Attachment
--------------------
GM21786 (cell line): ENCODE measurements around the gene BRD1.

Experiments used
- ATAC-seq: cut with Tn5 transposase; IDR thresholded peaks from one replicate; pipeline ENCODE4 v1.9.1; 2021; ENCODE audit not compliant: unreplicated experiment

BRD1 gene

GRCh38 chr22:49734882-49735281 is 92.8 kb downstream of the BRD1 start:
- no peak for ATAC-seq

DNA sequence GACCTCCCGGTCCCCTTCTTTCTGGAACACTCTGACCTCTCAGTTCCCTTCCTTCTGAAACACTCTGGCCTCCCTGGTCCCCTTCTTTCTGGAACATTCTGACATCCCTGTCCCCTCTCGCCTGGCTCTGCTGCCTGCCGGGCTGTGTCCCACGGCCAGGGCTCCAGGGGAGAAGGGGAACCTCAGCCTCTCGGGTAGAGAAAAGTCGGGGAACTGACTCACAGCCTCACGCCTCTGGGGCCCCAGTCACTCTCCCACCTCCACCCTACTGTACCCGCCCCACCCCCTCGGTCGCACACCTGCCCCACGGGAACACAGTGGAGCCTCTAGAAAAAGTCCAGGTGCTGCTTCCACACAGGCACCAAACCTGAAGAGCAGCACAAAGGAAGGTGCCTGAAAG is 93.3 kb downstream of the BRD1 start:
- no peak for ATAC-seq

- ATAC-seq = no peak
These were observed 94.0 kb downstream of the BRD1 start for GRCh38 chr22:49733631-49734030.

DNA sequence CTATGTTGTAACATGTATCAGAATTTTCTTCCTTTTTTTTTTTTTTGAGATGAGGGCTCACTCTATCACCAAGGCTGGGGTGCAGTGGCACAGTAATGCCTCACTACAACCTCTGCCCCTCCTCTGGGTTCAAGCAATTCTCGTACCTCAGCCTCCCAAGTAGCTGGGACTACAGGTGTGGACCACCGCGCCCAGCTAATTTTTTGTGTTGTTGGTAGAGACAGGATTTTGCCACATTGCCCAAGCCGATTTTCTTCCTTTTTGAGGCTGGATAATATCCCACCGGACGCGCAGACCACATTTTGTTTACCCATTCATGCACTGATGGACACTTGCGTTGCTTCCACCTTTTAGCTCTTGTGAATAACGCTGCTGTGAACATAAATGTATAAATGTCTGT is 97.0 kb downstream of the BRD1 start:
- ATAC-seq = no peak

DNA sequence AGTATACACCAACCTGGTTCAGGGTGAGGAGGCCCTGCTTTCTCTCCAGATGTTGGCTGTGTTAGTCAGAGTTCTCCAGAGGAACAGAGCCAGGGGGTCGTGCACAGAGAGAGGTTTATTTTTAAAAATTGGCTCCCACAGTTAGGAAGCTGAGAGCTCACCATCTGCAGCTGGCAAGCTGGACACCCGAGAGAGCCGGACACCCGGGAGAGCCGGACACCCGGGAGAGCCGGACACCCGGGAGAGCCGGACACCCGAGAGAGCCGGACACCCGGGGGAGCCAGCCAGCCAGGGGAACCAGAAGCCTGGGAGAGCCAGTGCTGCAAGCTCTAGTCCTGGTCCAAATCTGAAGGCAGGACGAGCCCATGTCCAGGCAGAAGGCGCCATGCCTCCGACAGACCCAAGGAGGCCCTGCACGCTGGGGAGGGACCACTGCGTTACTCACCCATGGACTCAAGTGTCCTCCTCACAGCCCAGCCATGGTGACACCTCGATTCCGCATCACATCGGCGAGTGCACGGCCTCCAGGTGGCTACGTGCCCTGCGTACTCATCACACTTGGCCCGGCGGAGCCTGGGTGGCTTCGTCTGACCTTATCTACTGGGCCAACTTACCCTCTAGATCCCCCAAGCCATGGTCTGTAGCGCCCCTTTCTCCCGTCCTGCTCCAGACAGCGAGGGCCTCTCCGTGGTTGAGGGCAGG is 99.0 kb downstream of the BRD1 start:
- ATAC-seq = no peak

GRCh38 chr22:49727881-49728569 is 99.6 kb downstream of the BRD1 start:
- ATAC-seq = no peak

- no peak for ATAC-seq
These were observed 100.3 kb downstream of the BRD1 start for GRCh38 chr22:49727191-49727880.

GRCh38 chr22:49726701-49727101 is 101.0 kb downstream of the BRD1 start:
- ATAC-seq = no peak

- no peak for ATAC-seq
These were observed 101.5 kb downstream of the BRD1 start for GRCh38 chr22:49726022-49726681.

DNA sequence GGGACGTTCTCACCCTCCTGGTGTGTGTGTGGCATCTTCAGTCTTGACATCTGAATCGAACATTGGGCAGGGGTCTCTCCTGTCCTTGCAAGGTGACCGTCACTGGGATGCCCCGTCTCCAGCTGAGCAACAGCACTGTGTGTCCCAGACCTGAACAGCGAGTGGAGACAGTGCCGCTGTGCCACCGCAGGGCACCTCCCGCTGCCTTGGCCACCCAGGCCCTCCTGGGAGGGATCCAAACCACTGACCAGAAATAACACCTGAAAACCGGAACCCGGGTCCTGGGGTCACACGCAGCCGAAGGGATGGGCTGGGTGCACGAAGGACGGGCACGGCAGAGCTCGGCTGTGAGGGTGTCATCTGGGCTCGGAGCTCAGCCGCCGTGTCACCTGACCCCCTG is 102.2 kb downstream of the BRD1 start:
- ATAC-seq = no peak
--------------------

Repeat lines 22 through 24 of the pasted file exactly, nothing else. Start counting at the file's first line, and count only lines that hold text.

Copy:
These were observed 101.5 kb downstream of the BRD1 start for GRCh38 chr22:49726022-49726681.

DNA sequence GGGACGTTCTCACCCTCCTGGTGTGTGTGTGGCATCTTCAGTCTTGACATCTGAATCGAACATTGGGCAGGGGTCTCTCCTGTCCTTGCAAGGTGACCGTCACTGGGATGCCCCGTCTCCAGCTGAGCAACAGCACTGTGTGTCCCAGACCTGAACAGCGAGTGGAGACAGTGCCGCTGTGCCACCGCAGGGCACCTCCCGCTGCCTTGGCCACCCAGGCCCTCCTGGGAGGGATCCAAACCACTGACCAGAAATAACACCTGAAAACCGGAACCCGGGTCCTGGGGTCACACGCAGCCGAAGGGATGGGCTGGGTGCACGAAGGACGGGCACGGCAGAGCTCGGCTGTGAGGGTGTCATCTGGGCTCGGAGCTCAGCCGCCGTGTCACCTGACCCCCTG is 102.2 kb downstream of the BRD1 start:
- ATAC-seq = no peak